2021

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BERxiT: Early Exiting for BERT with Better Fine-Tuning and Extension to Regression
Ji Xin | Raphael Tang | Yaoliang Yu | Jimmy Lin
Proceedings of the 16th Conference of the European Chapter of the Association for Computational Linguistics: Main Volume

The slow speed of BERT has motivated much research on accelerating its inference, and the early exiting idea has been proposed to make trade-offs between model quality and efficiency. This paper aims to address two weaknesses of previous work: (1) existing fine-tuning strategies for early exiting models fail to take full advantage of BERT; (2) methods to make exiting decisions are limited to classification tasks. We propose a more advanced fine-tuning strategy and a learning-to-exit module that extends early exiting to tasks other than classification. Experiments demonstrate improved early exiting for BERT, with better trade-offs obtained by the proposed fine-tuning strategy, successful application to regression tasks, and the possibility to combine it with other acceleration methods. Source code can be found at https://github.com/castorini/berxit.

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The Art of Abstention: Selective Prediction and Error Regularization for Natural Language Processing
Ji Xin | Raphael Tang | Yaoliang Yu | Jimmy Lin
Proceedings of the 59th Annual Meeting of the Association for Computational Linguistics and the 11th International Joint Conference on Natural Language Processing (Volume 1: Long Papers)

In selective prediction, a classifier is allowed to abstain from making predictions on low-confidence examples. Though this setting is interesting and important, selective prediction has rarely been examined in natural language processing (NLP) tasks. To fill this void in the literature, we study in this paper selective prediction for NLP, comparing different models and confidence estimators. We further propose a simple error regularization trick that improves confidence estimation without substantially increasing the computation budget. We show that recent pre-trained transformer models simultaneously improve both model accuracy and confidence estimation effectiveness. We also find that our proposed regularization improves confidence estimation and can be applied to other relevant scenarios, such as using classifier cascades for accuracy–efficiency trade-offs. Source code for this paper can be found at https://github.com/castorini/transformers-selective.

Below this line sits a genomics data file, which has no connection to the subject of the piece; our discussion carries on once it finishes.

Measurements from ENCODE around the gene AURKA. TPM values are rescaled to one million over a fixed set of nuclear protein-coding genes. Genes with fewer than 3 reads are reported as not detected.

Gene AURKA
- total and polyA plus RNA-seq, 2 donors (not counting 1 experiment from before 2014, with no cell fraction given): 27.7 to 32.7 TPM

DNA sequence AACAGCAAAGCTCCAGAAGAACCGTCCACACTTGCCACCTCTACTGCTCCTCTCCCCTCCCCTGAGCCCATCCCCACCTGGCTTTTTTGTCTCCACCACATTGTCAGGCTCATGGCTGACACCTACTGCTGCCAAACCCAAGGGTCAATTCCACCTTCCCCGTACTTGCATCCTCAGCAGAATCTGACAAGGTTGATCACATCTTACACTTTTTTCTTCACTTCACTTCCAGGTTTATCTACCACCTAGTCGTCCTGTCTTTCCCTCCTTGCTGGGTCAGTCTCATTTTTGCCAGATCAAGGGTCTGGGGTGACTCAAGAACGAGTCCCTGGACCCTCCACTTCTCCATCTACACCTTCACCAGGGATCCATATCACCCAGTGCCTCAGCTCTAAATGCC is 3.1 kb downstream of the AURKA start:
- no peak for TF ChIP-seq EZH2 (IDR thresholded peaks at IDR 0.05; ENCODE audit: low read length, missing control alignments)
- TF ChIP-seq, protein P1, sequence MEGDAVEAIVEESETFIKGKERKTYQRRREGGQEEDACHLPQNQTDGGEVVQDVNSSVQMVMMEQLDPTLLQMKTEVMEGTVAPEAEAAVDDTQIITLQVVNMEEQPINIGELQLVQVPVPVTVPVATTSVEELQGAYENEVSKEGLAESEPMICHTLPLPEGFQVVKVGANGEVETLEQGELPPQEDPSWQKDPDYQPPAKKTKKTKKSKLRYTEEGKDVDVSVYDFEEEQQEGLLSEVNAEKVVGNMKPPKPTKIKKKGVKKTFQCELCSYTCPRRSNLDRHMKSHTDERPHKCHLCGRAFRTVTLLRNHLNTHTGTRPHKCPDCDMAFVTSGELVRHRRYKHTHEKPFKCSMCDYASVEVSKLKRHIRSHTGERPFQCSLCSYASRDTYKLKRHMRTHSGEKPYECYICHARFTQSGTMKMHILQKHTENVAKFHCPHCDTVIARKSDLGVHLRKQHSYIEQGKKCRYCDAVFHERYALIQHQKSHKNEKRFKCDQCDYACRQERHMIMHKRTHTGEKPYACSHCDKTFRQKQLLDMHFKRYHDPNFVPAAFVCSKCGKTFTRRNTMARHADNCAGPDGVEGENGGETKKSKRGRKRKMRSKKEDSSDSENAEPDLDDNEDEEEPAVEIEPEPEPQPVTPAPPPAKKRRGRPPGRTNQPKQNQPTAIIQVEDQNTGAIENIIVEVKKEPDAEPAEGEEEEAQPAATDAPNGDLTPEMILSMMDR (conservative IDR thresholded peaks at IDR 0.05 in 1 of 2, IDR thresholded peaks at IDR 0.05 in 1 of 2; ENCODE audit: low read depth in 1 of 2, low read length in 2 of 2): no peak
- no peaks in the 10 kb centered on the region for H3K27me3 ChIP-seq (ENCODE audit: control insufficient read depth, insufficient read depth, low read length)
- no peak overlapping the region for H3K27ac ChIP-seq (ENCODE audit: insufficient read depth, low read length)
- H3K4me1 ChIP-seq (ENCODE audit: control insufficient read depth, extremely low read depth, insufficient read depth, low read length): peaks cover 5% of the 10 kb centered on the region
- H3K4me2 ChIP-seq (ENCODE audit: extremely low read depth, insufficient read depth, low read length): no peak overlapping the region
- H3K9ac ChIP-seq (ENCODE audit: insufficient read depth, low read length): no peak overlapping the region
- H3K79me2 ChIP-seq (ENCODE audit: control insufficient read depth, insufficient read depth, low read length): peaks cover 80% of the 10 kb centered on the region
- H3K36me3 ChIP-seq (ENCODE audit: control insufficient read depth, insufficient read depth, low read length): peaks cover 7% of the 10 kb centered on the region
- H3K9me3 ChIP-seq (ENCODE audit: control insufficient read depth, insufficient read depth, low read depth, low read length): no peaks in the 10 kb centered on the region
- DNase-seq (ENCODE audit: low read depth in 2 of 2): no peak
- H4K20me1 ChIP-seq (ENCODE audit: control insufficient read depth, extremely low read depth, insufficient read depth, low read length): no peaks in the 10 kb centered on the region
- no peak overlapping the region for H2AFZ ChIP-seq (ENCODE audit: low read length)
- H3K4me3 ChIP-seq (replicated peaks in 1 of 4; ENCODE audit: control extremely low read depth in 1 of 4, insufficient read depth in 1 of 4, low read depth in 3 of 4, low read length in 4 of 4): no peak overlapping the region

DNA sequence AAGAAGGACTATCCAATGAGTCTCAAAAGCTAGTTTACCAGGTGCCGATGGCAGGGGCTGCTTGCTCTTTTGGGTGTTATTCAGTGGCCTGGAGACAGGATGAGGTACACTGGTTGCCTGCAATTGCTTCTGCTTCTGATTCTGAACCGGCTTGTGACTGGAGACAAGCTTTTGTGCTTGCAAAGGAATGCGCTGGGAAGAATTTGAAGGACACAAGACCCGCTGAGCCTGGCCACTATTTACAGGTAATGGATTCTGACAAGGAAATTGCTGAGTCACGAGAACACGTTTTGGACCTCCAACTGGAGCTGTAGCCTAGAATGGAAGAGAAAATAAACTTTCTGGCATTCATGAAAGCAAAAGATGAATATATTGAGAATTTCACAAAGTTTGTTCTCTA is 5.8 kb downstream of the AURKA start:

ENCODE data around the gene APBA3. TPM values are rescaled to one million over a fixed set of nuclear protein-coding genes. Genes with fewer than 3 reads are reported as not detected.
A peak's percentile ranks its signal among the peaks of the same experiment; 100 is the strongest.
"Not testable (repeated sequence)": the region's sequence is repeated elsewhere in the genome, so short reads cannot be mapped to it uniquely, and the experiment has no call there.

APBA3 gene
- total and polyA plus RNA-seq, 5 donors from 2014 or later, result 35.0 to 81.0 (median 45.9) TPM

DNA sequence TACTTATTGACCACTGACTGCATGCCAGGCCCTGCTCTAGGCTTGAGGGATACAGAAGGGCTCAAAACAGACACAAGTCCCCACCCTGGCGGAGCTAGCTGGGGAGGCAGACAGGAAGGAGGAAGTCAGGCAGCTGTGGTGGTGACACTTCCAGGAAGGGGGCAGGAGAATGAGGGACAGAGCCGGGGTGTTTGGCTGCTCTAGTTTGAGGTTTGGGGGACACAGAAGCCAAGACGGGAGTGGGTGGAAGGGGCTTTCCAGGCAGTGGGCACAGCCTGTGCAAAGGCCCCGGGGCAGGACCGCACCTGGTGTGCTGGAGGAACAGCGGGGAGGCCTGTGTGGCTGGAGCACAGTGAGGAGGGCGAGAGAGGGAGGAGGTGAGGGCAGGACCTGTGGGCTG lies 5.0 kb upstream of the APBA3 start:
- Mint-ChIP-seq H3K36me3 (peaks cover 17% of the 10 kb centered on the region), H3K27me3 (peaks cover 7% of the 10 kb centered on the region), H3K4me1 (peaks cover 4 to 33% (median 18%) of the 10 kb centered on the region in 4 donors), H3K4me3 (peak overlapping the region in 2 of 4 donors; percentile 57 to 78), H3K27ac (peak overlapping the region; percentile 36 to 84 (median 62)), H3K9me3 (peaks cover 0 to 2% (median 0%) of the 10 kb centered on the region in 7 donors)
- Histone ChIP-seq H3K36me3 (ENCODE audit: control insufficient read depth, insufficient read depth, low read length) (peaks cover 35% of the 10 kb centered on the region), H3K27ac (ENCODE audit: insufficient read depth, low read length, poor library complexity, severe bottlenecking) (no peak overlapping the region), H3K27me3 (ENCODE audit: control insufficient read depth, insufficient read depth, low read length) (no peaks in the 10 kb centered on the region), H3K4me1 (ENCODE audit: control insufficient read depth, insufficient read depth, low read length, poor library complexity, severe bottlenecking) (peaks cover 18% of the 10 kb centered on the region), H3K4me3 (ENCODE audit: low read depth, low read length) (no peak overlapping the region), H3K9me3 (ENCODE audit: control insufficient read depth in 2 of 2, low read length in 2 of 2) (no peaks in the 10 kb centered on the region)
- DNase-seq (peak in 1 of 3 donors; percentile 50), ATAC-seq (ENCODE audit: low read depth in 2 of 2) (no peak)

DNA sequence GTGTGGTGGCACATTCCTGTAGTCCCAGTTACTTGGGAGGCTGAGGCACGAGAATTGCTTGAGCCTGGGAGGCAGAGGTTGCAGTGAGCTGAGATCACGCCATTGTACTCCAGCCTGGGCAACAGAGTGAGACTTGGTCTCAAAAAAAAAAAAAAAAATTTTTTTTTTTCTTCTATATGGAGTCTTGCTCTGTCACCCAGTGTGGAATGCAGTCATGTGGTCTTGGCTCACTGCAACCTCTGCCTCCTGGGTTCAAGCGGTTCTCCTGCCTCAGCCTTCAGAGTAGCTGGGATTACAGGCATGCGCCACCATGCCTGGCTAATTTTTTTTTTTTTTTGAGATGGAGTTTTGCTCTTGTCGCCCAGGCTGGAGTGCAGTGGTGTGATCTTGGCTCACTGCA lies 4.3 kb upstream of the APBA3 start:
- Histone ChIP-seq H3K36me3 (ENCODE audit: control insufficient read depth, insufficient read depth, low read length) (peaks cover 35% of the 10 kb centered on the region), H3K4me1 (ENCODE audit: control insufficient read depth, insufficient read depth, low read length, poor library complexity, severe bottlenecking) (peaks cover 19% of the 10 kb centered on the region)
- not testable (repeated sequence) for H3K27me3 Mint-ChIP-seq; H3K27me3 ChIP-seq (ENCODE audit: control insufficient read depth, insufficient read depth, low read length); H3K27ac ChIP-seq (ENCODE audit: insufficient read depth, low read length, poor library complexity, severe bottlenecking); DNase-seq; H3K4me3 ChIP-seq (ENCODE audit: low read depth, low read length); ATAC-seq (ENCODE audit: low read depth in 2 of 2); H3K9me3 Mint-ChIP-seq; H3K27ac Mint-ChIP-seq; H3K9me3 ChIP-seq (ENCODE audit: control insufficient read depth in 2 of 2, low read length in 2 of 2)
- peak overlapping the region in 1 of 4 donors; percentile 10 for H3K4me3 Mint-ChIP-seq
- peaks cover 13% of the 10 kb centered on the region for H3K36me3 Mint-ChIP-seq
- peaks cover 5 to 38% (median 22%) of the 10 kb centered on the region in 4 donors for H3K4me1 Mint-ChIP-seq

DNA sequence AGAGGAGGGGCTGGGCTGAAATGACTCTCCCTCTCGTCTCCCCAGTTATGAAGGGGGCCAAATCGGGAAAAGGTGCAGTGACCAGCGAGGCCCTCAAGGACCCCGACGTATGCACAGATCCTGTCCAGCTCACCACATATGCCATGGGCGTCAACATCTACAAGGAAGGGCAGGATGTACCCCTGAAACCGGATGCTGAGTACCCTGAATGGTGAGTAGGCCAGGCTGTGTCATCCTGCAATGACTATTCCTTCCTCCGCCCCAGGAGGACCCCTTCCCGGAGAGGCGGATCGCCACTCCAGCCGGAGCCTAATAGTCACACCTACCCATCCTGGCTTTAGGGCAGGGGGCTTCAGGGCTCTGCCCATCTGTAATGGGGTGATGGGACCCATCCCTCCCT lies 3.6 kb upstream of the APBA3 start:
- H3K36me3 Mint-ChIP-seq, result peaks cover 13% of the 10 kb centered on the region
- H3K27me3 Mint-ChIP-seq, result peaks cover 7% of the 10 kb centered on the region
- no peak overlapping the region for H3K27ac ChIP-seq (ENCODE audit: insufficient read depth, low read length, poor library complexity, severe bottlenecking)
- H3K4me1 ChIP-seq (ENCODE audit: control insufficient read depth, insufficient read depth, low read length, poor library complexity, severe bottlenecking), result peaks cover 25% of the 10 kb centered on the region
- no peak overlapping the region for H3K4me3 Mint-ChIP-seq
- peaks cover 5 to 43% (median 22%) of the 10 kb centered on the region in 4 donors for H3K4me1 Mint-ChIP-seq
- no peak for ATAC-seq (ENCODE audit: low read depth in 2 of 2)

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How Does BERT Rerank Passages? An Attribution Analysis with Information Bottlenecks
Zhiying Jiang | Raphael Tang | Ji Xin | Jimmy Lin
Proceedings of the Fourth BlackboxNLP Workshop on Analyzing and Interpreting Neural Networks for NLP

Fine-tuned pre-trained transformers achieve the state of the art in passage reranking. Unfortunately, how they make their predictions remains vastly unexplained, especially at the end-to-end, input-to-output level. Little known is how tokens, layers, and passages precisely contribute to the final prediction. In this paper, we address this gap by leveraging the recently developed information bottlenecks for attribution (IBA) framework. On BERT-based models for passage reranking, we quantitatively demonstrate the framework’s veracity in extracting attribution maps, from which we perform detailed, token-wise analysis about how predictions are made. Overall, we find that BERT still cares about exact token matching for reranking; the [CLS] token mainly gathers information for predictions at the last layer; top-ranked passages are robust to token removal; and BERT fine-tuned on MSMARCO has positional bias towards the start of the passage.

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Voice Query Auto Completion
Raphael Tang | Karun Kumar | Kendra Chalkley | Ji Xin | Liming Zhang | Wenyan Li | Gefei Yang | Yajie Mao | Junho Shin | Geoffrey Craig Murray | Jimmy Lin
Proceedings of the 2021 Conference on Empirical Methods in Natural Language Processing

Query auto completion (QAC) is the task of predicting a search engine user’s final query from their intermediate, incomplete query. In this paper, we extend QAC to the streaming voice search setting, where automatic speech recognition systems produce intermediate transcriptions as users speak. Naively applying existing methods fails because the intermediate transcriptions often don’t form prefixes or even substrings of the final transcription. To address this issue, we propose to condition QAC approaches on intermediate transcriptions to complete voice queries. We evaluate our models on a speech-enabled smart television with real-life voice search traffic, finding that this ASR-aware conditioning improves the completion quality. Our best method obtains an 18% relative improvement in mean reciprocal rank over previous methods.

2020

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DeeBERT: Dynamic Early Exiting for Accelerating BERT Inference
Ji Xin | Raphael Tang | Jaejun Lee | Yaoliang Yu | Jimmy Lin
Proceedings of the 58th Annual Meeting of the Association for Computational Linguistics

Large-scale pre-trained language models such as BERT have brought significant improvements to NLP applications. However, they are also notorious for being slow in inference, which makes them difficult to deploy in real-time applications. We propose a simple but effective method, DeeBERT, to accelerate BERT inference. Our approach allows samples to exit earlier without passing through the entire model. Experiments show that DeeBERT is able to save up to ~40% inference time with minimal degradation in model quality. Further analyses show different behaviors in the BERT transformer layers and also reveal their redundancy. Our work provides new ideas to efficiently apply deep transformer-based models to downstream tasks. Code is available at https://github.com/castorini/DeeBERT.